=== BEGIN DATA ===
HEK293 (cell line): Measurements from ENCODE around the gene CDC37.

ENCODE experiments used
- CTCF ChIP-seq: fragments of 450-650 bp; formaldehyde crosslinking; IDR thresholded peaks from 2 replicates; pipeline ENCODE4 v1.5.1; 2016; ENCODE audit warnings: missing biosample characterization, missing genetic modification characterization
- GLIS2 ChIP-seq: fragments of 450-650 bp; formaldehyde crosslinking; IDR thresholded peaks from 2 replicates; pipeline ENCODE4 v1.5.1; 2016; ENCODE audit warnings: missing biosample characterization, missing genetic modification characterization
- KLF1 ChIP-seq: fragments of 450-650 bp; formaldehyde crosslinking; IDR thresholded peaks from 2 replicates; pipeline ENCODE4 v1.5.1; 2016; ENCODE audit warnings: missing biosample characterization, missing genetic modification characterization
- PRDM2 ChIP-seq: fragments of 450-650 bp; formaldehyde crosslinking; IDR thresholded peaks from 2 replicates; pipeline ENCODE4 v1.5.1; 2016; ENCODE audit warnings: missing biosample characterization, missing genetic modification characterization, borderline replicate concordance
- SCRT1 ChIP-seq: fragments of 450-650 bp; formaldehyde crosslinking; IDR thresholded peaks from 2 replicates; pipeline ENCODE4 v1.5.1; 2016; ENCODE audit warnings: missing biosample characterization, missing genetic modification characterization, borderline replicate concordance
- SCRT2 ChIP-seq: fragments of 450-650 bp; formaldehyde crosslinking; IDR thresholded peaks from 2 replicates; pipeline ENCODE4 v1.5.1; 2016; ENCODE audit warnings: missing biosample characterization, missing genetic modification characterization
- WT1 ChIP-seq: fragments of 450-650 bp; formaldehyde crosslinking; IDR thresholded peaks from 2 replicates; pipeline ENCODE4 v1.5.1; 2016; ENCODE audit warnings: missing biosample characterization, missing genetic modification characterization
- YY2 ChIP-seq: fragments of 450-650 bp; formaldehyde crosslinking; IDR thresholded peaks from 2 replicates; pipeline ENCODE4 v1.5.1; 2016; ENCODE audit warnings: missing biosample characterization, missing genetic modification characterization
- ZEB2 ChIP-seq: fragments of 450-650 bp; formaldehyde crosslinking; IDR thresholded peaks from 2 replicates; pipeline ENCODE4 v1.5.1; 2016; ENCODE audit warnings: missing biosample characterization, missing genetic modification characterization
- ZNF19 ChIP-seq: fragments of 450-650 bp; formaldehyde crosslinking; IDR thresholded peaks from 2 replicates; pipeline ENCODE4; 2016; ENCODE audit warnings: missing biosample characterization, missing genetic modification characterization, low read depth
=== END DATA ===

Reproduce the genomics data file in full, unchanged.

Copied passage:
HEK293 (cell line): Measurements from ENCODE around the gene CDC37.

ENCODE experiments used
- CTCF ChIP-seq: fragments of 450-650 bp; formaldehyde crosslinking; IDR thresholded peaks from 2 replicates; pipeline ENCODE4 v1.5.1; 2016; ENCODE audit warnings: missing biosample characterization, missing genetic modification characterization
- GLIS2 ChIP-seq: fragments of 450-650 bp; formaldehyde crosslinking; IDR thresholded peaks from 2 replicates; pipeline ENCODE4 v1.5.1; 2016; ENCODE audit warnings: missing biosample characterization, missing genetic modification characterization
- KLF1 ChIP-seq: fragments of 450-650 bp; formaldehyde crosslinking; IDR thresholded peaks from 2 replicates; pipeline ENCODE4 v1.5.1; 2016; ENCODE audit warnings: missing biosample characterization, missing genetic modification characterization
- PRDM2 ChIP-seq: fragments of 450-650 bp; formaldehyde crosslinking; IDR thresholded peaks from 2 replicates; pipeline ENCODE4 v1.5.1; 2016; ENCODE audit warnings: missing biosample characterization, missing genetic modification characterization, borderline replicate concordance
- SCRT1 ChIP-seq: fragments of 450-650 bp; formaldehyde crosslinking; IDR thresholded peaks from 2 replicates; pipeline ENCODE4 v1.5.1; 2016; ENCODE audit warnings: missing biosample characterization, missing genetic modification characterization, borderline replicate concordance
- SCRT2 ChIP-seq: fragments of 450-650 bp; formaldehyde crosslinking; IDR thresholded peaks from 2 replicates; pipeline ENCODE4 v1.5.1; 2016; ENCODE audit warnings: missing biosample characterization, missing genetic modification characterization
- WT1 ChIP-seq: fragments of 450-650 bp; formaldehyde crosslinking; IDR thresholded peaks from 2 replicates; pipeline ENCODE4 v1.5.1; 2016; ENCODE audit warnings: missing biosample characterization, missing genetic modification characterization
- YY2 ChIP-seq: fragments of 450-650 bp; formaldehyde crosslinking; IDR thresholded peaks from 2 replicates; pipeline ENCODE4 v1.5.1; 2016; ENCODE audit warnings: missing biosample characterization, missing genetic modification characterization
- ZEB2 ChIP-seq: fragments of 450-650 bp; formaldehyde crosslinking; IDR thresholded peaks from 2 replicates; pipeline ENCODE4 v1.5.1; 2016; ENCODE audit warnings: missing biosample characterization, missing genetic modification characterization
- ZNF19 ChIP-seq: fragments of 450-650 bp; formaldehyde crosslinking; IDR thresholded peaks from 2 replicates; pipeline ENCODE4; 2016; ENCODE audit warnings: missing biosample characterization, missing genetic modification characterization, low read depth